Identifying the effects of excess weight, metabolic syndrome and insulin resistance on liver stiffness using ultrasound elastography in children


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KARAMAN Z. F., HATİPOĞLU N., KARDAŞ F., SARAÇOĞLU S., Direk G., Kendirci M., ...More

Turkish Journal of Pediatrics, vol.64, no.4, pp.671-682, 2022 (SCI-Expanded) identifier identifier identifier

  • Publication Type: Article / Article
  • Volume: 64 Issue: 4
  • Publication Date: 2022
  • Doi Number: 10.24953/turkjped.2021.1876
  • Journal Name: Turkish Journal of Pediatrics
  • Journal Indexes: Science Citation Index Expanded (SCI-EXPANDED), Scopus, CAB Abstracts, EMBASE, MEDLINE, Veterinary Science Database
  • Page Numbers: pp.671-682
  • Keywords: childhood obesity, metabolic syndrome, insulin resistance, shear wave elastography, liver stiffness, HOMEOSTASIS MODEL ASSESSMENT, SHEAR-WAVE ELASTOGRAPHY, FATTY LIVER, OBESE CHILDREN, TRANSIENT ELASTOGRAPHY, HEPATIC STEATOSIS, NONALCOHOLIC STEATOHEPATITIS, FIBROSIS, PREVALENCE, RISK
  • Kayseri University Affiliated: No

Abstract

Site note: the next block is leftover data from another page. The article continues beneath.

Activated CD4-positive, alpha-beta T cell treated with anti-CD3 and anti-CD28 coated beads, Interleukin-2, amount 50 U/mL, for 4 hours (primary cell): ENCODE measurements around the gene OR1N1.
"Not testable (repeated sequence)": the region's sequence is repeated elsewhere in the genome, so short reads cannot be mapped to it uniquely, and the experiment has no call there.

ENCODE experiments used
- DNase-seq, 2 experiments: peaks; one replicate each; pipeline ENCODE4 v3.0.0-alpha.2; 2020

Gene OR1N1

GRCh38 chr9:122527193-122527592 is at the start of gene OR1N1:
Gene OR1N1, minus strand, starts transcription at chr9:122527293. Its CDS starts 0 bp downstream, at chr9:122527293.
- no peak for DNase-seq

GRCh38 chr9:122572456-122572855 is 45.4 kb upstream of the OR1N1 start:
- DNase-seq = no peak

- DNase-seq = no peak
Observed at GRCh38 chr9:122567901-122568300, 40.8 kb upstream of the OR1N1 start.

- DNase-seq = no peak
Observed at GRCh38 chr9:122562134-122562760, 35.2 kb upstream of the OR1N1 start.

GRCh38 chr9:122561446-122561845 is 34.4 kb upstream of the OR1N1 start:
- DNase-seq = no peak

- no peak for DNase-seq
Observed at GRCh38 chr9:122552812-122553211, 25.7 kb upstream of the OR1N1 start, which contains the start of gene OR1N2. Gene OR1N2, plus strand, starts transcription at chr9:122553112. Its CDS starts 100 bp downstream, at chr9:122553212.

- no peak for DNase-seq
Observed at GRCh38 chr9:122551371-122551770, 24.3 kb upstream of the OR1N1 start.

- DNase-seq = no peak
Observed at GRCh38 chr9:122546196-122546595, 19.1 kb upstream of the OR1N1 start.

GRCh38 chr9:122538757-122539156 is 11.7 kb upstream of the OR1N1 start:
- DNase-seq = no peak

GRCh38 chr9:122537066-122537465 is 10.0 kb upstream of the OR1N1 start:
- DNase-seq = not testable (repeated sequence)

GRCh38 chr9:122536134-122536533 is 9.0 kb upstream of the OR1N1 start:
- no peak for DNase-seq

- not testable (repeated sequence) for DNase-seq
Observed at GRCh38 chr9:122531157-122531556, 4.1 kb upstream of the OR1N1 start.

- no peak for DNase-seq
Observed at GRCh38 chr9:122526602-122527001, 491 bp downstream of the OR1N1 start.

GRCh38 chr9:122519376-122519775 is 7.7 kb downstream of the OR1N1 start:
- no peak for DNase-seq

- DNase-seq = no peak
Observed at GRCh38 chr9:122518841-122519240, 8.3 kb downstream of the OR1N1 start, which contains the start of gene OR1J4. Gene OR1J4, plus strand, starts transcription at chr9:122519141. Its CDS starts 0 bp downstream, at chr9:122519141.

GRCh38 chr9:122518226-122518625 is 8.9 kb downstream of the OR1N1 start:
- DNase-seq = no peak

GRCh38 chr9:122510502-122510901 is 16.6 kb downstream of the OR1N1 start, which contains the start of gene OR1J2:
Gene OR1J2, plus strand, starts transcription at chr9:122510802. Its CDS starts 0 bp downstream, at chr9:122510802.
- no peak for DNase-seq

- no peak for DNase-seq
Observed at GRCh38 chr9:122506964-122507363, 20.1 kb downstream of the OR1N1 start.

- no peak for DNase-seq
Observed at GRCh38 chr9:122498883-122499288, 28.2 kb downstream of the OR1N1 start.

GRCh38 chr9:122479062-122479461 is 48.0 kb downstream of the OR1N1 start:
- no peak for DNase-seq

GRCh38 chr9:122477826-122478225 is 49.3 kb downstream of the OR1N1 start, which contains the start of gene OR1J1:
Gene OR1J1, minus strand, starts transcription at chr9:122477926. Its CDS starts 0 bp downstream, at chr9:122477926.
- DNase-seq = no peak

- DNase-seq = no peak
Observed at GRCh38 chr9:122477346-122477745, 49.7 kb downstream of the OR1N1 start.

© 2022, Turkish National Pediatric Society. All rights reserved.Background. Metabolic syndrome (MetS) and insulin resistance (IR) are known predictors of nonalcoholic fatty liver disease (NAFLD) which is one of the significant comorbidities of obesity. Obese children with MetS and IR are reported to be more likely to have advanced liver fibrosis compared to those without MetS or IR. The aim of this study is to determine the effects of excess weight, MetS and IR on liver fibrosis assessing liver stiffness in children using ultrasound elastography and compare gray scale ultrasonographic findings of hepatic steatosis (HS) with liver fibrosis. Methods. The study group involved 131 overweight/obese children. The control group involved 50 healthy lean children. Groups were adjusted according to body mass index (BMI) and BMI-standard deviation scores (SDS). Liver stiffness measurements which are expressed by shear wave velocity (SWV) were performed for each individual. The study group was further subgrouped as children with MetS and without MetS, with IR and without IR. Results. The mean SWV of liver was 1,07 ± 0,12 m/s in the control group and 1,15 ± 0,51 m/s in the study group. The difference was significant (p=0,047). SWV of liver was weakly correlated with age, BMI, BMI-SDS, Homeostatic Model Assessment-Insulin Resistance and high-density lipoprotein cholesterol. The mean SWV of the liver in the study group for children without MetS was 1,1 ± 0,44 m/s, with MetS was 1,23 ± 0,70 m/s. The difference was not significant (p=0,719). The mean SWV of the liver in the study group for children without IR was 1,02 ± 0,29 m/s, with IR was 1,24 ± 0,61 m/s. The difference was not significant (p=0,101). In multivariate regression analysis, the only independent factor affecting liver stiffness was BMI-SDS (OR:2,584, 95% CI: 1,255-5,318, p=0,010). Conclusions. Obesity itself, regardless of MetS or IR seems to be the major problem affecting liver stiffness in this study. However, large scale longitudinal studies might clarify this issue.